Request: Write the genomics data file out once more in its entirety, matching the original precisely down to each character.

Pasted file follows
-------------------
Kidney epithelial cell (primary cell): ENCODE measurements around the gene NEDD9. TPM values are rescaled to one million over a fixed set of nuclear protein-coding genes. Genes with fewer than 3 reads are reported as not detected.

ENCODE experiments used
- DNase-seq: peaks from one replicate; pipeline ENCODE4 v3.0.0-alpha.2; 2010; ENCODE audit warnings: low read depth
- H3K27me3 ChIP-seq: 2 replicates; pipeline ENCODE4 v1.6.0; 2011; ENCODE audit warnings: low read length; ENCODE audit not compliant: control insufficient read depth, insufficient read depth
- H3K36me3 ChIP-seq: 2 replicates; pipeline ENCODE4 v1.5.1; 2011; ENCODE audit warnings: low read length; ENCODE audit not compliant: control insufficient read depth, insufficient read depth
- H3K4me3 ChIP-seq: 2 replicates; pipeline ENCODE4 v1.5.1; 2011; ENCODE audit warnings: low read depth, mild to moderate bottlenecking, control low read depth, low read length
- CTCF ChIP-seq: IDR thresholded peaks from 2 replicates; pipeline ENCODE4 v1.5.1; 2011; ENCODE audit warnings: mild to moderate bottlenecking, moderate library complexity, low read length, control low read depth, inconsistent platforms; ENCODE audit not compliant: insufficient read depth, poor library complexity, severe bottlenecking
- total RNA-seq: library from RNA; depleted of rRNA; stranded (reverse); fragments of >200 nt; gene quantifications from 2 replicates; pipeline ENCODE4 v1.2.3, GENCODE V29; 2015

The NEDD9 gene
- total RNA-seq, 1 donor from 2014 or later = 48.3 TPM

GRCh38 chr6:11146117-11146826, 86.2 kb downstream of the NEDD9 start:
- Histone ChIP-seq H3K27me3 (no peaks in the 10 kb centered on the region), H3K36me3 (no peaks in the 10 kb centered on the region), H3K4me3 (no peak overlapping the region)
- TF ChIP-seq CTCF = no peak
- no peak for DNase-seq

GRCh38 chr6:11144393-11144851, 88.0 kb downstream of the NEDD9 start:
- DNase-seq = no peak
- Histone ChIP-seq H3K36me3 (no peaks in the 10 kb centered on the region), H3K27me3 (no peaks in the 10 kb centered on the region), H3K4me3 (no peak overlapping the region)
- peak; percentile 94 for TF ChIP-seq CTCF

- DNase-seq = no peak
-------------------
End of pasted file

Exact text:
Kidney epithelial cell (primary cell): ENCODE measurements around the gene NEDD9. TPM values are rescaled to one million over a fixed set of nuclear protein-coding genes. Genes with fewer than 3 reads are reported as not detected.

ENCODE experiments used
- DNase-seq: peaks from one replicate; pipeline ENCODE4 v3.0.0-alpha.2; 2010; ENCODE audit warnings: low read depth
- H3K27me3 ChIP-seq: 2 replicates; pipeline ENCODE4 v1.6.0; 2011; ENCODE audit warnings: low read length; ENCODE audit not compliant: control insufficient read depth, insufficient read depth
- H3K36me3 ChIP-seq: 2 replicates; pipeline ENCODE4 v1.5.1; 2011; ENCODE audit warnings: low read length; ENCODE audit not compliant: control insufficient read depth, insufficient read depth
- H3K4me3 ChIP-seq: 2 replicates; pipeline ENCODE4 v1.5.1; 2011; ENCODE audit warnings: low read depth, mild to moderate bottlenecking, control low read depth, low read length
- CTCF ChIP-seq: IDR thresholded peaks from 2 replicates; pipeline ENCODE4 v1.5.1; 2011; ENCODE audit warnings: mild to moderate bottlenecking, moderate library complexity, low read length, control low read depth, inconsistent platforms; ENCODE audit not compliant: insufficient read depth, poor library complexity, severe bottlenecking
- total RNA-seq: library from RNA; depleted of rRNA; stranded (reverse); fragments of >200 nt; gene quantifications from 2 replicates; pipeline ENCODE4 v1.2.3, GENCODE V29; 2015

The NEDD9 gene
- total RNA-seq, 1 donor from 2014 or later = 48.3 TPM

GRCh38 chr6:11146117-11146826, 86.2 kb downstream of the NEDD9 start:
- Histone ChIP-seq H3K27me3 (no peaks in the 10 kb centered on the region), H3K36me3 (no peaks in the 10 kb centered on the region), H3K4me3 (no peak overlapping the region)
- TF ChIP-seq CTCF = no peak
- no peak for DNase-seq

GRCh38 chr6:11144393-11144851, 88.0 kb downstream of the NEDD9 start:
- DNase-seq = no peak
- Histone ChIP-seq H3K36me3 (no peaks in the 10 kb centered on the region), H3K27me3 (no peaks in the 10 kb centered on the region), H3K4me3 (no peak overlapping the region)
- peak; percentile 94 for TF ChIP-seq CTCF

- DNase-seq = no peak